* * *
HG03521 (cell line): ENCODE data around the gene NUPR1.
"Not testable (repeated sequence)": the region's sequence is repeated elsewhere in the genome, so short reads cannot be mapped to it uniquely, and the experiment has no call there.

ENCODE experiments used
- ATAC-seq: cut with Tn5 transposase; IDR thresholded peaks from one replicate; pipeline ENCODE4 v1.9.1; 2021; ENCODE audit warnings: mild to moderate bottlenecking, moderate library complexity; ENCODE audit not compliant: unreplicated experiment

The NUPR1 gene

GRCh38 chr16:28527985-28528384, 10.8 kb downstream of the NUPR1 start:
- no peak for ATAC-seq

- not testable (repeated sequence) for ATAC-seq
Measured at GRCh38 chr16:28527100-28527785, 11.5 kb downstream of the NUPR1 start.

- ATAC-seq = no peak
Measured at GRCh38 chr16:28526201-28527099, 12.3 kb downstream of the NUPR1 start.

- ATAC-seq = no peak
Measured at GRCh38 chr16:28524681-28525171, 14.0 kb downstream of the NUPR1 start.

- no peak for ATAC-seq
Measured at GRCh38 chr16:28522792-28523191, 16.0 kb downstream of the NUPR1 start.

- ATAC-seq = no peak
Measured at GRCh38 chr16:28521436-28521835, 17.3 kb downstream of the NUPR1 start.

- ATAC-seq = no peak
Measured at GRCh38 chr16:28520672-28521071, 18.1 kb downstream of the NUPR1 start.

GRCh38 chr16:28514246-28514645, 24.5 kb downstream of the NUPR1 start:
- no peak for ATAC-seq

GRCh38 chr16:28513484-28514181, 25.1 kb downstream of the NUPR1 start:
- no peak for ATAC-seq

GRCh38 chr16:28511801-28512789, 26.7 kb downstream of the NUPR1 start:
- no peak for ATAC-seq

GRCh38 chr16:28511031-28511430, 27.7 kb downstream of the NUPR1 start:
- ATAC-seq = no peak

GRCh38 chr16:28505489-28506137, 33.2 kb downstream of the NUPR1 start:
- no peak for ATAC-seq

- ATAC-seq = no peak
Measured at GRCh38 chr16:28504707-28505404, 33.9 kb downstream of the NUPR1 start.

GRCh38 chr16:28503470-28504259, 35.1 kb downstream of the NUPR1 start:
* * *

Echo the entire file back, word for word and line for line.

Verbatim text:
HG03521 (cell line): ENCODE data around the gene NUPR1.
"Not testable (repeated sequence)": the region's sequence is repeated elsewhere in the genome, so short reads cannot be mapped to it uniquely, and the experiment has no call there.

ENCODE experiments used
- ATAC-seq: cut with Tn5 transposase; IDR thresholded peaks from one replicate; pipeline ENCODE4 v1.9.1; 2021; ENCODE audit warnings: mild to moderate bottlenecking, moderate library complexity; ENCODE audit not compliant: unreplicated experiment

The NUPR1 gene

GRCh38 chr16:28527985-28528384, 10.8 kb downstream of the NUPR1 start:
- no peak for ATAC-seq

- not testable (repeated sequence) for ATAC-seq
Measured at GRCh38 chr16:28527100-28527785, 11.5 kb downstream of the NUPR1 start.

- ATAC-seq = no peak
Measured at GRCh38 chr16:28526201-28527099, 12.3 kb downstream of the NUPR1 start.

- ATAC-seq = no peak
Measured at GRCh38 chr16:28524681-28525171, 14.0 kb downstream of the NUPR1 start.

- no peak for ATAC-seq
Measured at GRCh38 chr16:28522792-28523191, 16.0 kb downstream of the NUPR1 start.

- ATAC-seq = no peak
Measured at GRCh38 chr16:28521436-28521835, 17.3 kb downstream of the NUPR1 start.

- ATAC-seq = no peak
Measured at GRCh38 chr16:28520672-28521071, 18.1 kb downstream of the NUPR1 start.

GRCh38 chr16:28514246-28514645, 24.5 kb downstream of the NUPR1 start:
- no peak for ATAC-seq

GRCh38 chr16:28513484-28514181, 25.1 kb downstream of the NUPR1 start:
- no peak for ATAC-seq

GRCh38 chr16:28511801-28512789, 26.7 kb downstream of the NUPR1 start:
- no peak for ATAC-seq

GRCh38 chr16:28511031-28511430, 27.7 kb downstream of the NUPR1 start:
- ATAC-seq = no peak

GRCh38 chr16:28505489-28506137, 33.2 kb downstream of the NUPR1 start:
- no peak for ATAC-seq

- ATAC-seq = no peak
Measured at GRCh38 chr16:28504707-28505404, 33.9 kb downstream of the NUPR1 start.

GRCh38 chr16:28503470-28504259, 35.1 kb downstream of the NUPR1 start: